But this is not one of the outlandish stunts that have made the Italian clothing giant famous. It is a protest against the Italian government's reluctance to extradite the Kurdish rebel leader Abdullah Ocalan to Turkey to face trial for terrorist offences. The move does not come from Benetton, but from the owners of the shops in Turkey, which are operated under licence. "It's a very understandable protest and Benetton is making no reaction," said a spokeswoman.
The stunt is just one of a series of gestures against Italy from a furious Turkish public. Italian-made mopeds and washing machines have been burnt on the streets. The Italian Embassy has been besieged by protesters. "We will annex Italy," one shouted last week.
Viewers tuning into Italian cable television channels found an announcement from Turkey's state-run cable operator explaining that it had cut the stations' broadcasts in protest.
Mr Ocalan and his Kurdistan Workers' Party are loathed in Turkey, where they are blamed for the deaths of 30,000 civilians. Last week, the Turkish Prime Minister, Mesut Yilmaz, threatened Italy with Turkey's "eternal hostility" if it did not hand over Mr Ocalan.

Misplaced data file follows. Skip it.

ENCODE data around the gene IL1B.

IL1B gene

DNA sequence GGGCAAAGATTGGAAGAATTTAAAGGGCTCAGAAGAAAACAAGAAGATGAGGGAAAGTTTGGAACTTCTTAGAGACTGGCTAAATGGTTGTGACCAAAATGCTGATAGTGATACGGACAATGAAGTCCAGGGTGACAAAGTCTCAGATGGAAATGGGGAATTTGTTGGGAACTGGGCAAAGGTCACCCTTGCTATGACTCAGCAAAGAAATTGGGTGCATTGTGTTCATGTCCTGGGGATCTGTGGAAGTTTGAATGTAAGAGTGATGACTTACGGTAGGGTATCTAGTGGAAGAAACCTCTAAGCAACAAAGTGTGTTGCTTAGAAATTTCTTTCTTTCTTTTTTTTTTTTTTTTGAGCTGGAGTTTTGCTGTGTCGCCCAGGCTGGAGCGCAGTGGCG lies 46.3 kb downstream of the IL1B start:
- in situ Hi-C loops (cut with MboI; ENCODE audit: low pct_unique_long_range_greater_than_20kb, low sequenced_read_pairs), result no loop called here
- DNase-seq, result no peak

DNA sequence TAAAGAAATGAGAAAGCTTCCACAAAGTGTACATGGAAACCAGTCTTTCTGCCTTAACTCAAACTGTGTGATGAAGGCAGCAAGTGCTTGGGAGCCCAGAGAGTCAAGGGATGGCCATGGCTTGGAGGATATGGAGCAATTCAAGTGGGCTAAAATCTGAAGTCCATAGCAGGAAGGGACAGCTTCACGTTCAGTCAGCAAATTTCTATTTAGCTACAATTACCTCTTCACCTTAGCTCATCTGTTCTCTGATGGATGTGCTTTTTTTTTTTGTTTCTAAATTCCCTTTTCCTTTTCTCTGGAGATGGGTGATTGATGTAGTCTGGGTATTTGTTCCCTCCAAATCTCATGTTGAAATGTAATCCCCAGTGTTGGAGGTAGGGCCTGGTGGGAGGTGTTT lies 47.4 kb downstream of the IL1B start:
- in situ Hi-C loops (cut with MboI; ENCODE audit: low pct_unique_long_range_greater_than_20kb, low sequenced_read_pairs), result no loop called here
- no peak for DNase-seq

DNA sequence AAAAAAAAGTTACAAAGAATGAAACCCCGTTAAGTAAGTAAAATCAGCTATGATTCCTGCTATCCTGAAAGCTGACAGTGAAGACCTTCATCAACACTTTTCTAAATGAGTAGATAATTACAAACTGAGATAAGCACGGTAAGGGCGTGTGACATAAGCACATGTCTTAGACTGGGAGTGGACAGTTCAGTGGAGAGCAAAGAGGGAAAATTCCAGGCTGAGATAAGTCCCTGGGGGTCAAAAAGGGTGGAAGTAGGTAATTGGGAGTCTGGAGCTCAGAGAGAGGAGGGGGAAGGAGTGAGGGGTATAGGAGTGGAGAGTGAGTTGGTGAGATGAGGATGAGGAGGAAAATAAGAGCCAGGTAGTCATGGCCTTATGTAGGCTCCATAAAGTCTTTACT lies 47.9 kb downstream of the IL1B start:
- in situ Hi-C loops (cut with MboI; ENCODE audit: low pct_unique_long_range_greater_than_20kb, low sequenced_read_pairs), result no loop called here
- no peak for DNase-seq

That hostility is visible on the streets. "We're having a boycott on their products, we won't buy a thing from them," are frequent comments. Italian people are no longer welcome, and Rome has warned its citizens to avoid travel in Turkey.
Benetton believes that it will not be hit by a boycott, as 95 per cent of the products that it sells in Turkey are produced in the country. However, a domestic car manufacturer, Tofas, a joint venture with Italy's Fiat, has already had 1,000 orders cancelled. "For a company which produces 100,000 cars a year, 1,000 can be excused in the name of a national cause, but we are concerned that this loss will grow," a company official said.
The European Union Commission has threatened economic sanctions if the boycott is backed by the Turkish government. Turkey's defence ministry said it would rule Italy out of future defence contracts.
Bitterness spread on to the football pitch when Uefa decided earlier this week to postpone a football match between the Turkish champions, Galatasaray, and Juventus of Turin, because Italian players feared for their safety.
When supporters of Mr Ocalan held a march in central Istanbul last week, angry Turkish bystanders attacked them.Reuse content